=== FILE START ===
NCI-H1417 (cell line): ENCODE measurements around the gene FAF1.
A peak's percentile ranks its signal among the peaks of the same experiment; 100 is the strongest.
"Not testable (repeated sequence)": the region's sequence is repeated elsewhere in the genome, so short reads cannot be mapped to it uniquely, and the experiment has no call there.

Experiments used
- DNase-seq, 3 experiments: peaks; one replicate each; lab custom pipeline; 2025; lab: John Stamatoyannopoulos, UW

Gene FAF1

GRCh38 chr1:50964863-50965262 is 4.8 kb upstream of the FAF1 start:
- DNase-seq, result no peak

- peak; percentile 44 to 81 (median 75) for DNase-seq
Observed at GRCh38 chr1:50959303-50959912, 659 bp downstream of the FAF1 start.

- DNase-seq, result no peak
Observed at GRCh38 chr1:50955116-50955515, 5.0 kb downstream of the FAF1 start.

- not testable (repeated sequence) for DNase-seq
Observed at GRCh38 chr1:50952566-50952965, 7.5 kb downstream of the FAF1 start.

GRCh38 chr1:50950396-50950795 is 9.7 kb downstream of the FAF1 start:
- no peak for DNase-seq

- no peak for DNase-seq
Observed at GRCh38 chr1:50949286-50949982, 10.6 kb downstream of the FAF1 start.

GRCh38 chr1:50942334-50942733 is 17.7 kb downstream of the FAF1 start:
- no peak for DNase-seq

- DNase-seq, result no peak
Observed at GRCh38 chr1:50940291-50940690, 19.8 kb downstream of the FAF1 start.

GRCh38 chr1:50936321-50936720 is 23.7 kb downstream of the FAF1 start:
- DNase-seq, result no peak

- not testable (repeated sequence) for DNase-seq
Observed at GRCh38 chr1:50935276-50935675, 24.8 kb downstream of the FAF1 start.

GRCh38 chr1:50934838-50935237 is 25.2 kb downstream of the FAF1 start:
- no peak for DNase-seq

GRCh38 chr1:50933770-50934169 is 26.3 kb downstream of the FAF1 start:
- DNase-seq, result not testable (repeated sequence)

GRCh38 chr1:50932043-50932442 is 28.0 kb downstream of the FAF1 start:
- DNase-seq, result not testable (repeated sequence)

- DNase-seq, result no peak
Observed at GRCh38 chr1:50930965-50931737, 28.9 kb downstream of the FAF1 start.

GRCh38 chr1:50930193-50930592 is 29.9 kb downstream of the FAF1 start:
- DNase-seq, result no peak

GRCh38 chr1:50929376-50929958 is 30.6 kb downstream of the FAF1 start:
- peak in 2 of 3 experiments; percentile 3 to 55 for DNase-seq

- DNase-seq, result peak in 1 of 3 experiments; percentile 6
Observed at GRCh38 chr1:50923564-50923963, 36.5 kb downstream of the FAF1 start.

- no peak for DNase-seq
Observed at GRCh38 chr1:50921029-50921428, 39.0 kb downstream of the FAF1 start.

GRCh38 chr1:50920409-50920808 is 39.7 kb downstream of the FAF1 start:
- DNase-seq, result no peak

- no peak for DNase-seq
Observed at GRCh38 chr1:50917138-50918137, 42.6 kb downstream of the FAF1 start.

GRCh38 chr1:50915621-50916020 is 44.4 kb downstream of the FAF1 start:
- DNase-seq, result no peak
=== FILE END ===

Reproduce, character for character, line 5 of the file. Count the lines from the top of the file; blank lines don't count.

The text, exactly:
- DNase-seq, 3 experiments: peaks; one replicate each; lab custom pipeline; 2025; lab: John Stamatoyannopoulos, UW